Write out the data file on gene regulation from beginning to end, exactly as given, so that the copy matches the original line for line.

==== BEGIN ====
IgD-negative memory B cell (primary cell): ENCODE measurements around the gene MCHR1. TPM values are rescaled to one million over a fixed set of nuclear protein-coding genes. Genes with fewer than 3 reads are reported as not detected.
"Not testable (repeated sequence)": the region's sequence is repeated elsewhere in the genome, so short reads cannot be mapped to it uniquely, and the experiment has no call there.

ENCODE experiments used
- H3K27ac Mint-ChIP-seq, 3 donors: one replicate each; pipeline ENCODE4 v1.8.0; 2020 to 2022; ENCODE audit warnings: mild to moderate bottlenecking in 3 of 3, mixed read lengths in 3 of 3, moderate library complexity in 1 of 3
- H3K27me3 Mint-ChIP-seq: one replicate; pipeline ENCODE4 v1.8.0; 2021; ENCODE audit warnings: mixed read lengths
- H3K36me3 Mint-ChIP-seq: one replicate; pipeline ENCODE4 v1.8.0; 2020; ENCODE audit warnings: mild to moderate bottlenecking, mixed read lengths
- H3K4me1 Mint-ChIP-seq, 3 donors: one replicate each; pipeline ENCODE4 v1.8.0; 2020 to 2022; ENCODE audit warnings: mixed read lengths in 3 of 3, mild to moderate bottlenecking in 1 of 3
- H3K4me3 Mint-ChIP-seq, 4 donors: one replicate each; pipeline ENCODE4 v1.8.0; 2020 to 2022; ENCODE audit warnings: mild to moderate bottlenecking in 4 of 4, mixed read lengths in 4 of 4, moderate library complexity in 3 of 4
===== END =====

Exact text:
IgD-negative memory B cell (primary cell): ENCODE measurements around the gene MCHR1. TPM values are rescaled to one million over a fixed set of nuclear protein-coding genes. Genes with fewer than 3 reads are reported as not detected.
"Not testable (repeated sequence)": the region's sequence is repeated elsewhere in the genome, so short reads cannot be mapped to it uniquely, and the experiment has no call there.

ENCODE experiments used
- H3K27ac Mint-ChIP-seq, 3 donors: one replicate each; pipeline ENCODE4 v1.8.0; 2020 to 2022; ENCODE audit warnings: mild to moderate bottlenecking in 3 of 3, mixed read lengths in 3 of 3, moderate library complexity in 1 of 3
- H3K27me3 Mint-ChIP-seq: one replicate; pipeline ENCODE4 v1.8.0; 2021; ENCODE audit warnings: mixed read lengths
- H3K36me3 Mint-ChIP-seq: one replicate; pipeline ENCODE4 v1.8.0; 2020; ENCODE audit warnings: mild to moderate bottlenecking, mixed read lengths
- H3K4me1 Mint-ChIP-seq, 3 donors: one replicate each; pipeline ENCODE4 v1.8.0; 2020 to 2022; ENCODE audit warnings: mixed read lengths in 3 of 3, mild to moderate bottlenecking in 1 of 3
- H3K4me3 Mint-ChIP-seq, 4 donors: one replicate each; pipeline ENCODE4 v1.8.0; 2020 to 2022; ENCODE audit warnings: mild to moderate bottlenecking in 4 of 4, mixed read lengths in 4 of 4, moderate library complexity in 3 of 4